- 6 tablespoons butter
- 3/4 cup all purpose flour
- 1 teaspoon baking powder
- 1/4 teaspoon salt
- 2 eggs
- 1/2 cup sugar
- 2 tablespoons honey
I decided to add a new section to all future recipes and that’s the recommended items. You know that feeling you get when you walk into a Crate and Barrel and think, “Man, I want all these things, but do I really need an immersion blending? Can’t I just whisk it by hand? Why would I need a thermometer for my oven? I’ve already pre-set it. Someone told me once to use an ice cream scoop for my cookies but I think I can just eyeball it with a spoon…” While all these things are true (well minus the thermometer, you really can’t trust your oven, but I’ll get into that later) all these things were made for a reason, and it’s to make your life in the kitchen easier and more accurate.
“Okay, we get it, now tell us how to make cookies!”
You got it, but first a quick note about Madeline’s. Despite what you might think by seeing packaged Madeline’s in your local coffeeshop, the lifespan of a freshly baked madeline is really just a matter of hours. Of course you can keep them longer but you’ll notice their texture to change dramatically, the spongy and slightly crispy outer crust will become sticky and stick to the plate, tupperware, or other Madeleine’s that you’ve packaged them with. It’s best to make just enough for you and whoever else you’ll be sharing them with. You can save the batter for a couple of days in the fridge if you’d like to make the rest later. Okay, now onto the recipe!
- Oven thermometer
- Ice cream scoop
- Immersion blender
- Standing mixer with whisk attachment
- Adjust a rack to the upper third of your oven.
- Melt 1 tablespoon butter in a small cup and with a basting brush or by dipping a paper towel into the butter, grease up the madeleine pan (making sure to get in every groove.) Dust the entire pan with flour until there is a light layer covering the whole pan. Then refrigerate the pans. One of the most important elements to making sure you get that recognizable shell shape is by making sure that your pan is cold when inserting it into the oven.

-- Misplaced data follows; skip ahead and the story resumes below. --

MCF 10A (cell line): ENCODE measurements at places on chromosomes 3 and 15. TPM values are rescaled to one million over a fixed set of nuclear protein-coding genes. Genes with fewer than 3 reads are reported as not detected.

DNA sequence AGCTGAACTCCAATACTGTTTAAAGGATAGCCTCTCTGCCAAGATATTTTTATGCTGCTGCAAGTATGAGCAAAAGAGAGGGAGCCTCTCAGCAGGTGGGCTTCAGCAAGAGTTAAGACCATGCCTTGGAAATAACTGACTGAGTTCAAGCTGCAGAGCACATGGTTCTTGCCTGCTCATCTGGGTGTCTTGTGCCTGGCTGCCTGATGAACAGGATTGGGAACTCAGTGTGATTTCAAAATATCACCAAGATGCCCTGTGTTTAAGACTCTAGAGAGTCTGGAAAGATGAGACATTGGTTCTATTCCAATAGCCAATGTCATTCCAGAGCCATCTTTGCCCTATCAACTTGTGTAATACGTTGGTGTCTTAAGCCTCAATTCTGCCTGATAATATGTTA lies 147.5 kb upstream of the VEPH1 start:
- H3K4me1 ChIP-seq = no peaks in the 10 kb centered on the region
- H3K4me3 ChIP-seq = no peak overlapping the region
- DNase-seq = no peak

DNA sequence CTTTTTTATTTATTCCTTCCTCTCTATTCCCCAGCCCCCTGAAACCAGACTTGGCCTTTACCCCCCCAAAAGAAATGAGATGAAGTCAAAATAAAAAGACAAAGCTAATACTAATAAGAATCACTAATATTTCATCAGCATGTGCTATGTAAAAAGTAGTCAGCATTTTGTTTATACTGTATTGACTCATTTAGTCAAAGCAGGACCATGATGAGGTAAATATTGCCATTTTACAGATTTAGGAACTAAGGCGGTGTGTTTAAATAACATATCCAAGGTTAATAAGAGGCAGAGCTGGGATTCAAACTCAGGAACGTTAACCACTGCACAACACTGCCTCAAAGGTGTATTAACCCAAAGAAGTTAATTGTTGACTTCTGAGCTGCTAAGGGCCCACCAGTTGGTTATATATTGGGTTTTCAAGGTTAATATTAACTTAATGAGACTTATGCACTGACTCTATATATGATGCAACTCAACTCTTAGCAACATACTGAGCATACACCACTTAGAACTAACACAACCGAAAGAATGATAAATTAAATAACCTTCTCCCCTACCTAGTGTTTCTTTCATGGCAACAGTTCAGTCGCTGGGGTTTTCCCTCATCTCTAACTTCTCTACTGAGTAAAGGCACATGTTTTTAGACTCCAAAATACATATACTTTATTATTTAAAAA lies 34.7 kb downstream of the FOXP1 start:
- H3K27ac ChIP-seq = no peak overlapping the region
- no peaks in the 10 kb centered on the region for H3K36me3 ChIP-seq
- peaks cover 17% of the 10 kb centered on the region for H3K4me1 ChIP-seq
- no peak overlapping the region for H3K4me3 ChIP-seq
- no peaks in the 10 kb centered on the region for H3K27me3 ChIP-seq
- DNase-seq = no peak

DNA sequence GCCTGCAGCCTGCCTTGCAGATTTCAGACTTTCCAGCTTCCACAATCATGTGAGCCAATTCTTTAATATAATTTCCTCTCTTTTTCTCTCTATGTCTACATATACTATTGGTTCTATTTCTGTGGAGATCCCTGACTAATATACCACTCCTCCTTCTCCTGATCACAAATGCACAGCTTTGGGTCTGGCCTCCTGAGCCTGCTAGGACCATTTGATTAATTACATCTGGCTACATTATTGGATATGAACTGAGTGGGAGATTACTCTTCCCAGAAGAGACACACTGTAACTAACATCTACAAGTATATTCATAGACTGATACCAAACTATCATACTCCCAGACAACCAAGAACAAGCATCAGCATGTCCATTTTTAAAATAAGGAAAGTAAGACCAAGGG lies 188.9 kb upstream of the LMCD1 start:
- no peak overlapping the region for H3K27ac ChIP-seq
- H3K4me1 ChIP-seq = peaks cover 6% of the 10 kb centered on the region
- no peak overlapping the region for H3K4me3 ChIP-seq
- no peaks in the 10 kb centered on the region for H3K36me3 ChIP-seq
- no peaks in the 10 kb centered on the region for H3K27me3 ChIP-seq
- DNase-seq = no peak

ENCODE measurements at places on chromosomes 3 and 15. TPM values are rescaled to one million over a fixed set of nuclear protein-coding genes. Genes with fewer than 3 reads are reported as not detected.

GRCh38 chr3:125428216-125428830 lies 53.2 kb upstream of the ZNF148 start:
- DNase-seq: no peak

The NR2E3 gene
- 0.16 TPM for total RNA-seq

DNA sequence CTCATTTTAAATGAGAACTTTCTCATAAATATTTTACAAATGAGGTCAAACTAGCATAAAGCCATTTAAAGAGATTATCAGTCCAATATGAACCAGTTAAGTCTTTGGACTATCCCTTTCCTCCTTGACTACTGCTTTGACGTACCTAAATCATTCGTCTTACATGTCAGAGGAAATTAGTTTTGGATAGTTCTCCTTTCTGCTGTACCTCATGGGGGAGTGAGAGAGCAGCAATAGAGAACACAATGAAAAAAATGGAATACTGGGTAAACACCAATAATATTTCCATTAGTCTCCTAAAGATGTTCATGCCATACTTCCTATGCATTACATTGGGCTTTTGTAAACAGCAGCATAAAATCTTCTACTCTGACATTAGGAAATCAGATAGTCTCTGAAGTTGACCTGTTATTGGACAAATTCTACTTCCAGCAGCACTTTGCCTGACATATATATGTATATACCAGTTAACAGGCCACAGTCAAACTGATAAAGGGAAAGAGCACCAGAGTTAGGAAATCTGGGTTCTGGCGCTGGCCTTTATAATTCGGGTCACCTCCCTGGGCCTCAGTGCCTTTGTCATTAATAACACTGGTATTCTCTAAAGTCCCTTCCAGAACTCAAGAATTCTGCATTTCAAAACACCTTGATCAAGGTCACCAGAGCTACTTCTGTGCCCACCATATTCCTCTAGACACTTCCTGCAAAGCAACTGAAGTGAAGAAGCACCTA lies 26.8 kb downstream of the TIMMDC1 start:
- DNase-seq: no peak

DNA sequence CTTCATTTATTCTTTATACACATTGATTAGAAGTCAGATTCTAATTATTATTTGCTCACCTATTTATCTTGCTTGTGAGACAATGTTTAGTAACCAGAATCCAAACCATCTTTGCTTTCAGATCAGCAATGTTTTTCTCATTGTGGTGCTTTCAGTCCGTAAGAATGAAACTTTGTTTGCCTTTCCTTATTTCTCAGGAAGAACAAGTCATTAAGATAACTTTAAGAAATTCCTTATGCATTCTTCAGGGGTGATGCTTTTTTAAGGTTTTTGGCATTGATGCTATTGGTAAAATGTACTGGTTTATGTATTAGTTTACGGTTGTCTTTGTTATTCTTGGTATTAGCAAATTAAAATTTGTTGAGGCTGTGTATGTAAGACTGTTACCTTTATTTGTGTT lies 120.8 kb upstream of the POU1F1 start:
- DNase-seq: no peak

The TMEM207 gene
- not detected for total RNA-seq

- Sift the flour, baking powder and salt and set aside.
- On the top of a double boiler or a bowl set over a saucepan of simmering water, add the honey, sugar and eggs and mix vigorously until completely mixed together. I like to use an immersion blender for this. Then cook until the sugar is fully dissolved and is slightly warm (about 130˚F)
- Pour the egg/honey/sugar mixture into a mixing bowl and fit with a whisk attachment. Whip the mixture for about 10 minutes until it has expanded 3 times the volume.
- Fold the sifted dry ingredients into the egg mixture with a rubber spatula (fold in 1/3 of the dry ingredients at a time.) When almost incorporated, add the remaining butter and continue folding until the mixture has been fully incorporated.
- Place plastic wrap on the surface of the batter and allow to sit in the fridge for 4-24 hours. You can keep it in the fridge for up to 3 days.
- Using an ice cream scoop or a spoon, fill each shell with about 1 tablespoon of batter or about 3/4 full in each shell.
- Preheat oven to 350˚F. Place both pans in the oven on the same rack. Bake for approximately 9-12 minutes, or until golden brown in the center and browned edges – KEEP A CLOSE EYE ON YOUR MADELEINES! This is the most crucial part of the process because they burn very easily. Use oven thermometers if you have one because you can’t trust your oven! My first batch found this out the hard way, and there isn’t any salvaging a burnt version of this light fluffy cake cookie.
- Let cool for 10 minutes, using a knife, wedge it under the edge of each madeleine to pop them out of the mold. Allow them to cool shell side down.
- Madeleines are best served immediately! So grab a friend, a cup a coffee and nom on!
WHAT CAN GO WRONG:
- If you find that your Madeleine’s are forming a puffy bump in the center of them, try reducing your oven temperature by 25 degrees for your next batch.
- Be very very careful with the temperature of your oven, for your first batch, watch your cookies about 6 minutes in and make sure you know what your oven is adjusted to. Nothing’s worse than a burnt batch of cookies, especially if you don’t have more batter for a second batch.